What's the Latest Development?
As neuroscientists come to better understand how the human brain recognizes patterns in large groups of data, such that we can identify a familiar face in a crowd or spot the right exit sign on the interstate, engineers of artificial intelligence are reaping the rewards. As a result of recent developments, "technology companies are reporting startling gains in fields as diverse as computer vision, speech recognition and the identification of promising new molecules for designing drugs. ... They offer the promise of machines that converse with humans and perform tasks like driving cars and working in factories, raising the specter of automated robots that could replace human workers."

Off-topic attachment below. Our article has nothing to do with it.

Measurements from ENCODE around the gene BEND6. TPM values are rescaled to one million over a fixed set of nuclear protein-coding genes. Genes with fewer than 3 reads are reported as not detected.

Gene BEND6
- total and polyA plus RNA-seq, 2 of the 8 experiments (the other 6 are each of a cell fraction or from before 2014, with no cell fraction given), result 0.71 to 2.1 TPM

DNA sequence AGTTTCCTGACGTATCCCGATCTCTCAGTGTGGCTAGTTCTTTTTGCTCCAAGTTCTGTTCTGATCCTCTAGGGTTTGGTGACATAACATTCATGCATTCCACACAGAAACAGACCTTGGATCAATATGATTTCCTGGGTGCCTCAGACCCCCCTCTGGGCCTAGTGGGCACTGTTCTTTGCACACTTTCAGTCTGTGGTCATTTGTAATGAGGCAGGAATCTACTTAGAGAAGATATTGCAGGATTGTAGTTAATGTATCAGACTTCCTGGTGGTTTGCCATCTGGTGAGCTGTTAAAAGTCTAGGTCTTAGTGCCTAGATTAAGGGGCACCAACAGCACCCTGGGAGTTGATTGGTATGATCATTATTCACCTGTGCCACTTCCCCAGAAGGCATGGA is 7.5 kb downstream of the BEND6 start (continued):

What's the Big Idea?
After decades of slow gains, the field of artificial intelligence has learned to be more conservative in its estimates of what is possible and what is not. But in the last months alone, substantial developments in "deep learning" have increased the speed and accuracy of artificial neural networks. Developments in pattern recognition also have applications in marketing and law enforcement. "With greater accuracy, for example, marketers can comb large databases of consumer behavior to get more precise information on buying habits. And improvements in facial recognition are likely to make surveillance technology cheaper and more commonplace."
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